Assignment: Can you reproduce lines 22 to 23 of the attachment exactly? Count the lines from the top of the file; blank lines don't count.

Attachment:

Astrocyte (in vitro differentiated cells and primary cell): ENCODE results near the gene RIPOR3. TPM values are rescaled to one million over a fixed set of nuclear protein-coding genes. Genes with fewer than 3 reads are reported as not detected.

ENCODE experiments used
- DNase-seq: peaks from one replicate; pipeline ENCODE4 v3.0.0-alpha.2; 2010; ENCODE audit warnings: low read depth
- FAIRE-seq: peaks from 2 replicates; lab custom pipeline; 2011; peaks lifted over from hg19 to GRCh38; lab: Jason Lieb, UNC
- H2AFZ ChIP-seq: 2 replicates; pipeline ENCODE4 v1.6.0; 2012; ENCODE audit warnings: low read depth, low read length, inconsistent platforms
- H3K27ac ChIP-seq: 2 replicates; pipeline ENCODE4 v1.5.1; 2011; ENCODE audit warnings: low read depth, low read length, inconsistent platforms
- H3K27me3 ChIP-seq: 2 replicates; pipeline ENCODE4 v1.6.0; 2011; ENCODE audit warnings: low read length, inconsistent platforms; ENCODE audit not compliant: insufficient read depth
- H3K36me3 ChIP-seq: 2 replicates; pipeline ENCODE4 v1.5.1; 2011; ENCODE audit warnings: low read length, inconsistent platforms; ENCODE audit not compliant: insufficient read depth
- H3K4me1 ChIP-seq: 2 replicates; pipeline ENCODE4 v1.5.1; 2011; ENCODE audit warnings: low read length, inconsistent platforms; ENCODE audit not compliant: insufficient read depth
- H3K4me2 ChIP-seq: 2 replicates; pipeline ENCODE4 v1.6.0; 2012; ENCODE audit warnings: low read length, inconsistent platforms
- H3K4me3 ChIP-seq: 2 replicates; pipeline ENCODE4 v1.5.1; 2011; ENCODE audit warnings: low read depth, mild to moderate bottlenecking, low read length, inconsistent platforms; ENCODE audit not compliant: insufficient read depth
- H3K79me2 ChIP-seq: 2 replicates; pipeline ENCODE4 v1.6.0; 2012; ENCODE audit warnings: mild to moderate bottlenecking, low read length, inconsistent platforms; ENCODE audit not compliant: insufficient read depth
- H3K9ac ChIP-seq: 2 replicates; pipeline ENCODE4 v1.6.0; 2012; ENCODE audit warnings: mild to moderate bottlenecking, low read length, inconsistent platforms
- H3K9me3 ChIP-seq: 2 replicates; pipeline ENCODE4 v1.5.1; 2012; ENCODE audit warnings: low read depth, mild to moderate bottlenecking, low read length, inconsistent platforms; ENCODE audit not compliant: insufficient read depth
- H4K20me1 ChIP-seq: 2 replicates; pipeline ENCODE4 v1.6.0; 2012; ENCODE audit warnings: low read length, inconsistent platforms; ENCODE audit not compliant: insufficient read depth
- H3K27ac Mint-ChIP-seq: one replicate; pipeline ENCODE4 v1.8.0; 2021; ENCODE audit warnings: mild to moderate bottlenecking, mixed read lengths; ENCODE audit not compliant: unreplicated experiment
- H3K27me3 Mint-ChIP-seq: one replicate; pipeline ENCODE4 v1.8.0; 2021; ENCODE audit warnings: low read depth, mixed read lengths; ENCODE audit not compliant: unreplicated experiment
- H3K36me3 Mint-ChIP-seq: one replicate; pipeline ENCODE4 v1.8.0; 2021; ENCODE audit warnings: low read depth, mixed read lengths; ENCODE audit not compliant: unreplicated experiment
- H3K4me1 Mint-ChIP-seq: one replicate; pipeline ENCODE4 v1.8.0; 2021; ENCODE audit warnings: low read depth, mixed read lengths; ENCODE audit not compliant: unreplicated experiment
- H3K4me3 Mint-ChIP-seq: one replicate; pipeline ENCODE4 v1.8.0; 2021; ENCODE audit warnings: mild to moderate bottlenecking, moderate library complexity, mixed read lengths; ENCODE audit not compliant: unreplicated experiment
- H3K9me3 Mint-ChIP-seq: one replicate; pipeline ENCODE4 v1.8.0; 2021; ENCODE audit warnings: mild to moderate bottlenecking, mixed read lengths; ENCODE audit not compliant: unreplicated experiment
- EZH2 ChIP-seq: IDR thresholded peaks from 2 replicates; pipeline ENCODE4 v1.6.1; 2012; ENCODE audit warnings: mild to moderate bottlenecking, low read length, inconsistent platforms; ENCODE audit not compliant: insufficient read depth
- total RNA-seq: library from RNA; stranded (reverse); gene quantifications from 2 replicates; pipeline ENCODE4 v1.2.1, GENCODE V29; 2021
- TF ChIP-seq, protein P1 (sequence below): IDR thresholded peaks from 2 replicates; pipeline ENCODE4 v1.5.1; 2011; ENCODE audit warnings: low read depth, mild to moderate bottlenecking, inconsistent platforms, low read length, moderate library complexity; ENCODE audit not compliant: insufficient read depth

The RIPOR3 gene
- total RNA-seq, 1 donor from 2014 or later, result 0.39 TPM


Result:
- EZH2 ChIP-seq: IDR thresholded peaks from 2 replicates; pipeline ENCODE4 v1.6.1; 2012; ENCODE audit warnings: mild to moderate bottlenecking, low read length, inconsistent platforms; ENCODE audit not compliant: insufficient read depth
- total RNA-seq: library from RNA; stranded (reverse); gene quantifications from 2 replicates; pipeline ENCODE4 v1.2.1, GENCODE V29; 2021